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Winning is for losers.

Your application for admission…has been given careful consideration…. Unfortunately, you were not selected for admission to the graduate program…

Way back when I worked for a bank, I won $100. Every month two employees’ names were chosen at random. If those employees had the bank bumper sticker on their car, they each got $50. If one of those employees chosen didn’t have the bumper sticker, the other employee got that $50. and if neither had the bumper sticker, the money stayed at the bank.

There were hundreds of employees.

Employees from other branches called to congratulate me. The second name pulled from the hat belonged to a bank manager everyone hated. Everyone was pleased he didn’t have the bumper sticker on his car. I was pleased because he’d yelled at me just a few days before.

Sometimes you win for the most random reason. And sometimes there is real competition. The MFA program accepts only 10 or 12 applicants a year. My GPA is old and my GRE score is new but neither sparkle in the light of an English Department. My writing I like best didn’t match the criteria, so I sent what I could. Someone else obviously sent better. Since I can’t relocate, that is the end of that.

But let’s not focus on the losing. What about the winning? What have you won–a blue ribbon at the fair, a young lover’s heart, an impossible gamble? What is it right now that you’d like to win?

8 thoughts on “Winning is for losers.

  1. I won my family back after a suicidal psychotic break. They were gone and out of the house and talking to attorneys. I won them back with my perseverance and commitment to doing the right thing right. ‘Twas my greatest, grandest, toughest, most heart-breaking achievement.

    There is life after rejection. Good strong beautiful life. I’m guessing that you are feeling rather battered by rejections from agents and the MFA program right now and my heart goes out to you. But I encourage you to keep reaching. You have achieved so much in the last year that your bravery blows my mind. Keep on keeping on, Marta. I truly believe the best is yet to come for you. All of your Amazingness is bound and determined to come back to you. I’ve seen glimpses of it and I’m sure.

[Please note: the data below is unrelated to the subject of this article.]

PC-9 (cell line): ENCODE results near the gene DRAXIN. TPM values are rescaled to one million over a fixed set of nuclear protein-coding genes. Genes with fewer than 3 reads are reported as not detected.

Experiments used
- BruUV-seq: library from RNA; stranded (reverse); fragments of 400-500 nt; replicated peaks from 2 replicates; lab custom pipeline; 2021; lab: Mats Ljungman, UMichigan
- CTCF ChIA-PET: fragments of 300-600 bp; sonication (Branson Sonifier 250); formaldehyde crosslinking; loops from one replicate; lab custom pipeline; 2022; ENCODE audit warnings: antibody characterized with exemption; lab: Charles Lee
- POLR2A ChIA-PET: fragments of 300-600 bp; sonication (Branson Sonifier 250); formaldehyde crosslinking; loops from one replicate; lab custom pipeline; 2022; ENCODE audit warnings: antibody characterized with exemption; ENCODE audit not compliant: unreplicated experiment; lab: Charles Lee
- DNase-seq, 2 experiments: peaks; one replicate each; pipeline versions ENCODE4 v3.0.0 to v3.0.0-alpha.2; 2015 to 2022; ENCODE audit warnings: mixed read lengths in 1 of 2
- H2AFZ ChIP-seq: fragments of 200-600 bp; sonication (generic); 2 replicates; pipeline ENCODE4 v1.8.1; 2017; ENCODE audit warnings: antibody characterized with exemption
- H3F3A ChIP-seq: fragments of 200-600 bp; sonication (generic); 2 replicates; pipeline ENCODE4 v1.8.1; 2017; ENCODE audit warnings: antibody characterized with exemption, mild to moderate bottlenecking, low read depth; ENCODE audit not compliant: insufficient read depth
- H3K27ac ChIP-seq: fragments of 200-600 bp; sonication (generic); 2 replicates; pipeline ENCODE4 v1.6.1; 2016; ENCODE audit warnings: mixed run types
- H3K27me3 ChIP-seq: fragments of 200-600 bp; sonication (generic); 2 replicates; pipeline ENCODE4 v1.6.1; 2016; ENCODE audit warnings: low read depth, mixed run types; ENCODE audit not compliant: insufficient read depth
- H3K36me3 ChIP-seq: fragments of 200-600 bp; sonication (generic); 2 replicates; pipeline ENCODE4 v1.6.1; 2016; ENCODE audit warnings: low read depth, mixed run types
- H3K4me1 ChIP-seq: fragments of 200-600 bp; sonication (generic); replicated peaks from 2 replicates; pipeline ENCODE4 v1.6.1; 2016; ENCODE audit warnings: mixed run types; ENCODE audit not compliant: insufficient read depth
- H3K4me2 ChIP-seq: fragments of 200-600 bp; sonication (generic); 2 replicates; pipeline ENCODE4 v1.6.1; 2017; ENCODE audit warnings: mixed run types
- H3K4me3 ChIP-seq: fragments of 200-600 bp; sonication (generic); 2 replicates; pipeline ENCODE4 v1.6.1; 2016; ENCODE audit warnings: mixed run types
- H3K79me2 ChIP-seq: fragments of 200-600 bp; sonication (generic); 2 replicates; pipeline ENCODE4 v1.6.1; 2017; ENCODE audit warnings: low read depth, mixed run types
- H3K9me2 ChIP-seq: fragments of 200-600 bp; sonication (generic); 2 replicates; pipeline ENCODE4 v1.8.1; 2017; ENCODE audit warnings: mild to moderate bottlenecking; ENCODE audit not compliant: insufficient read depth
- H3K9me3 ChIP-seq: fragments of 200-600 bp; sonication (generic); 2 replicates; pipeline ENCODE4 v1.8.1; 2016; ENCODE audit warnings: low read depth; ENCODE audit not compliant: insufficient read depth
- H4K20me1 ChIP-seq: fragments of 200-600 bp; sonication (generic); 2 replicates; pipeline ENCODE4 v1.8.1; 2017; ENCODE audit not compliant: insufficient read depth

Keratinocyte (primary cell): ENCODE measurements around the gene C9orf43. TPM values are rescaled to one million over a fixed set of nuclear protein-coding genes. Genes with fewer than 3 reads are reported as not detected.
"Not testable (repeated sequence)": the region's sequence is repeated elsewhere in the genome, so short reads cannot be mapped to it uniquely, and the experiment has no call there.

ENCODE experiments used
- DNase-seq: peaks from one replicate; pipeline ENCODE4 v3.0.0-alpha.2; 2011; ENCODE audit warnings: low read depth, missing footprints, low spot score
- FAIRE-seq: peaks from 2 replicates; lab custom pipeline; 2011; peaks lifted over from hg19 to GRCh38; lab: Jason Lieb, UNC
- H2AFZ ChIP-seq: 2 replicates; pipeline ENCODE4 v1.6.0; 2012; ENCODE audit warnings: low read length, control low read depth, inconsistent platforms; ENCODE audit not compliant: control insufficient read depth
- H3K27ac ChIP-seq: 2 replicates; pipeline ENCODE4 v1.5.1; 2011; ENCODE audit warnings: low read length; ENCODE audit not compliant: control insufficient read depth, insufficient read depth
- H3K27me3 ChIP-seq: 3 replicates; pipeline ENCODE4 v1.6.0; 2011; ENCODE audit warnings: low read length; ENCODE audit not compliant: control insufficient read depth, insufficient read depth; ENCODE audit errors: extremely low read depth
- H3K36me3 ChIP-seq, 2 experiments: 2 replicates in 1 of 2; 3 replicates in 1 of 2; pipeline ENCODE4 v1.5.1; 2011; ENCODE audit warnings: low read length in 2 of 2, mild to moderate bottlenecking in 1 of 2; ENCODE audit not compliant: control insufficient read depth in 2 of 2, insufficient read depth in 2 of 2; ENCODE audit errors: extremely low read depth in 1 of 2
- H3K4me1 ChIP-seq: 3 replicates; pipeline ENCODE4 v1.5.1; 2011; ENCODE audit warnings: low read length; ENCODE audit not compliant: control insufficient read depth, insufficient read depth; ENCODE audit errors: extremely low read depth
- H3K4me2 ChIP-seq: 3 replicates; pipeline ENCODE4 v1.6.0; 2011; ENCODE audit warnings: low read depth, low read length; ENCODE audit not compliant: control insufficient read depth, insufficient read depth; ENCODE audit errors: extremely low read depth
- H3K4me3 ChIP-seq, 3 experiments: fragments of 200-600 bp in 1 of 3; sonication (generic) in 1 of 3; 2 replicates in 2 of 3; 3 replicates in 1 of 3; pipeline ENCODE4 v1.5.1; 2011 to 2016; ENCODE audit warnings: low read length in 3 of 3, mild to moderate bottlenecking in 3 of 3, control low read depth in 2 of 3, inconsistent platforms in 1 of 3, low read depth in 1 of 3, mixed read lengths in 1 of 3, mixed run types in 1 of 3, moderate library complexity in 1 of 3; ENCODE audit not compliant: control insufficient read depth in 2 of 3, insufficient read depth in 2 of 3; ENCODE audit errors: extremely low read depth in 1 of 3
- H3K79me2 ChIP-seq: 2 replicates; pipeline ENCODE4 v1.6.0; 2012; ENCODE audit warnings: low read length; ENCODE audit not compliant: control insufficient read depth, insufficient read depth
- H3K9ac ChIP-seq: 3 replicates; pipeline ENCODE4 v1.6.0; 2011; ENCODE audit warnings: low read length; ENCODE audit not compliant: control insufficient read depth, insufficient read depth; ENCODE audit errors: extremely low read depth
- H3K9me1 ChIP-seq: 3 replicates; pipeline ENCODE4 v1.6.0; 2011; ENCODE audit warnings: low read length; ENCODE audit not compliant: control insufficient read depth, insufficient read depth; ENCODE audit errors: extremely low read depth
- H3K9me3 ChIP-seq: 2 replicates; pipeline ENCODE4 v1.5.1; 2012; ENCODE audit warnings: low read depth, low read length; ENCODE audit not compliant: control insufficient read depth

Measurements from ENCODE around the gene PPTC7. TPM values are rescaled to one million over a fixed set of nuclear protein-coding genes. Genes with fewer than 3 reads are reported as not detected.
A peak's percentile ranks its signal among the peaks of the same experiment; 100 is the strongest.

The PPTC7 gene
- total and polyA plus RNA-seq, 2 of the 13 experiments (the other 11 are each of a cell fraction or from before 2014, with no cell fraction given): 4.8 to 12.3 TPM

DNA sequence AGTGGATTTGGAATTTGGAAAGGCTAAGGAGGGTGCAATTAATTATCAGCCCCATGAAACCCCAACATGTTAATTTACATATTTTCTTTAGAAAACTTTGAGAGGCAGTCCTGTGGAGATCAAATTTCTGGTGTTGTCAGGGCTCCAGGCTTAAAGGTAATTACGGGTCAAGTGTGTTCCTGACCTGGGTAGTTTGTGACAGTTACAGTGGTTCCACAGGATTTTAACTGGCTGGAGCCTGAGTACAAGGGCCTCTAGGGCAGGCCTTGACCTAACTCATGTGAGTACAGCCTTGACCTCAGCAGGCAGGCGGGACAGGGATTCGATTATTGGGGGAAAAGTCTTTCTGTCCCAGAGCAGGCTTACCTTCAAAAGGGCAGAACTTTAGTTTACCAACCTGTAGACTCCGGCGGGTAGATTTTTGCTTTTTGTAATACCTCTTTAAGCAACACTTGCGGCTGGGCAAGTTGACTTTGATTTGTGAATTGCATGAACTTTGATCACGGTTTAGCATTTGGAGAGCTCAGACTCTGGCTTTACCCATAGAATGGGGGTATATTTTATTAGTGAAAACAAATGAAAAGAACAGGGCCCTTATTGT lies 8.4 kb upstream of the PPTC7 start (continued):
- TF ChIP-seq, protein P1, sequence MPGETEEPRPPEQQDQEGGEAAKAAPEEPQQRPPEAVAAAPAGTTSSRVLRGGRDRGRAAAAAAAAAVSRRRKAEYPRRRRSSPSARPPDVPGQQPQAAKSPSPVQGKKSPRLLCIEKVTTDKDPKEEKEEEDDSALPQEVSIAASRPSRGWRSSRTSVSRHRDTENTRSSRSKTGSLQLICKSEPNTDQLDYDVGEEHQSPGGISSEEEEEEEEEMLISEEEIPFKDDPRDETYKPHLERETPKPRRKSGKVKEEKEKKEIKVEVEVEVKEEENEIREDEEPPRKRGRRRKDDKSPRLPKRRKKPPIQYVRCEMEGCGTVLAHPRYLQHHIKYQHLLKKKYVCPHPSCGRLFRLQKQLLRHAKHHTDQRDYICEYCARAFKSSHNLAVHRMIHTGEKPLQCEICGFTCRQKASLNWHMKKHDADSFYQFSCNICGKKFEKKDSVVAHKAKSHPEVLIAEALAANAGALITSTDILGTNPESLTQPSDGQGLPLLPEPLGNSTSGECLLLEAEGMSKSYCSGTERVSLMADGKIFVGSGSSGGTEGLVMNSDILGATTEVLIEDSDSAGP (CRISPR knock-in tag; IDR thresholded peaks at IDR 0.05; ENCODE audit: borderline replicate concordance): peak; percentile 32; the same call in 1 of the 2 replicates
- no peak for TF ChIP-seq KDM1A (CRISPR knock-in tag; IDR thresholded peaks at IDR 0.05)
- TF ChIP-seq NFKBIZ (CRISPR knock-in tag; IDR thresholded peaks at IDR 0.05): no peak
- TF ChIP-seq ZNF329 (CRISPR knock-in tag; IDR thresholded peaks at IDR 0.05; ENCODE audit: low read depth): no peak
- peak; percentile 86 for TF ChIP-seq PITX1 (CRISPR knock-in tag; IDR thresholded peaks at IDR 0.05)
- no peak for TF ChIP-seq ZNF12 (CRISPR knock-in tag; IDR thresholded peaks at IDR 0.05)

Maybe I should turn that into a bumper sticker and send it to you. Your Amazingness is bound and determined to come back to you.

  2. I’m so sorry about your MFA. I know the only words that would make it better are words that I can’t tell you. I can say this however – there are moments in life when things feel like setbacks. It feels like a dream was broken or a goal unattained. Those moments are often simply detours to things of wonder and joy that we would have missed had we remained on our original course. There is a reason you didn’t get into the course this time. Maybe someone you will meet in a later course should you choose to apply again, perhaps you’ll get an agent this year and decide you don’t want to pursue an MFA anymore – I don’t know. But I do know there is reason you’ve been redirected. It’s not the end of the world, but a new beginning. Don’t lose hope!

  3. I must echo Sophie and Fal’s condolences on your rejection.

    Somehow I got the idea I’m unlucky, but looking back, I have won a few things. A couple of school awards–1st place in both the science fair and an anti-drug t-shirt design–I always assumed were awarded me out of pity. My teachers knew I was dirt poor and shunned by the masses. Now I think it was my creativity which won the prizes, the obvious hard work I put into them. But you know what? I still have that, “If I won a contest/got an agent/sold a book, it can’t be because of my hard work. He/she/it must be a crappy judge/agent/publisher.” Crazy, huh? I’m going to stop that right now.

    Some other things I’ve won: $100 at the Indian casino down the street, a book in a library drawing, 1st honorable mention in a writing contest, a handmade book from you. I feel luckier now.

  4. I’m sorry Marta. Rejection is no fun, even if we convince ourselves we’re used to it. I know from whence I speak on many levels; rejection just stinks. I’ll say a prayer for you and please trust yourself. You’re a talented writer with a lot of things to offer the world of fiction. The right agent, the right opportunity, will come if you persevere. Remember what you said to me on my blog about my job search; so it is with you and your search. This opportunity may not be the right one, but it will come and you will be wonderful for it.

    I’ve not won anything, but I loved Sophie’s story. I really did, it was full of hope and joy and so much good, promising things.

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